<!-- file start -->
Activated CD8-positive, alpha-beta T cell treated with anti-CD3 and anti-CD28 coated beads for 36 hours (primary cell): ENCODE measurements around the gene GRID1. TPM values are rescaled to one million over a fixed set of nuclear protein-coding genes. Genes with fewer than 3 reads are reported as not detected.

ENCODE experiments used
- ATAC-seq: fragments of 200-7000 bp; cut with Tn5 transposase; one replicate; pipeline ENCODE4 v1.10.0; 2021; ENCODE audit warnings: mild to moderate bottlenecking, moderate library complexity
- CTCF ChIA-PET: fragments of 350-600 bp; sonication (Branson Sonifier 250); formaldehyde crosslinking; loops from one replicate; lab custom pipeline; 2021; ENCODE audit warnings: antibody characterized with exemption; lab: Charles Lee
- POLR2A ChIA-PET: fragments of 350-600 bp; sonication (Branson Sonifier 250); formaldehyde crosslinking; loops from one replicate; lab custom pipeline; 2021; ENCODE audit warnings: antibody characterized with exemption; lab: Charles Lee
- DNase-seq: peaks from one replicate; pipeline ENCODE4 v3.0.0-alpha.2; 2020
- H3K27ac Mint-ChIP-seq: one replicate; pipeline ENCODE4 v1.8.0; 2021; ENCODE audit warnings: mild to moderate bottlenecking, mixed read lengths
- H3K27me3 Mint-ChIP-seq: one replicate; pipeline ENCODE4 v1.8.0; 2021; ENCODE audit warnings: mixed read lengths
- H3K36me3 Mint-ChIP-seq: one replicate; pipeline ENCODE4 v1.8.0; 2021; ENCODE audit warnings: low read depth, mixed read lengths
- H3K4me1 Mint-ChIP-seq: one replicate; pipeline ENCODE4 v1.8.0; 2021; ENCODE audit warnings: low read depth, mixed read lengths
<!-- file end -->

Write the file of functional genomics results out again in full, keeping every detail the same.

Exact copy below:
Activated CD8-positive, alpha-beta T cell treated with anti-CD3 and anti-CD28 coated beads for 36 hours (primary cell): ENCODE measurements around the gene GRID1. TPM values are rescaled to one million over a fixed set of nuclear protein-coding genes. Genes with fewer than 3 reads are reported as not detected.

ENCODE experiments used
- ATAC-seq: fragments of 200-7000 bp; cut with Tn5 transposase; one replicate; pipeline ENCODE4 v1.10.0; 2021; ENCODE audit warnings: mild to moderate bottlenecking, moderate library complexity
- CTCF ChIA-PET: fragments of 350-600 bp; sonication (Branson Sonifier 250); formaldehyde crosslinking; loops from one replicate; lab custom pipeline; 2021; ENCODE audit warnings: antibody characterized with exemption; lab: Charles Lee
- POLR2A ChIA-PET: fragments of 350-600 bp; sonication (Branson Sonifier 250); formaldehyde crosslinking; loops from one replicate; lab custom pipeline; 2021; ENCODE audit warnings: antibody characterized with exemption; lab: Charles Lee
- DNase-seq: peaks from one replicate; pipeline ENCODE4 v3.0.0-alpha.2; 2020
- H3K27ac Mint-ChIP-seq: one replicate; pipeline ENCODE4 v1.8.0; 2021; ENCODE audit warnings: mild to moderate bottlenecking, mixed read lengths
- H3K27me3 Mint-ChIP-seq: one replicate; pipeline ENCODE4 v1.8.0; 2021; ENCODE audit warnings: mixed read lengths
- H3K36me3 Mint-ChIP-seq: one replicate; pipeline ENCODE4 v1.8.0; 2021; ENCODE audit warnings: low read depth, mixed read lengths
- H3K4me1 Mint-ChIP-seq: one replicate; pipeline ENCODE4 v1.8.0; 2021; ENCODE audit warnings: low read depth, mixed read lengths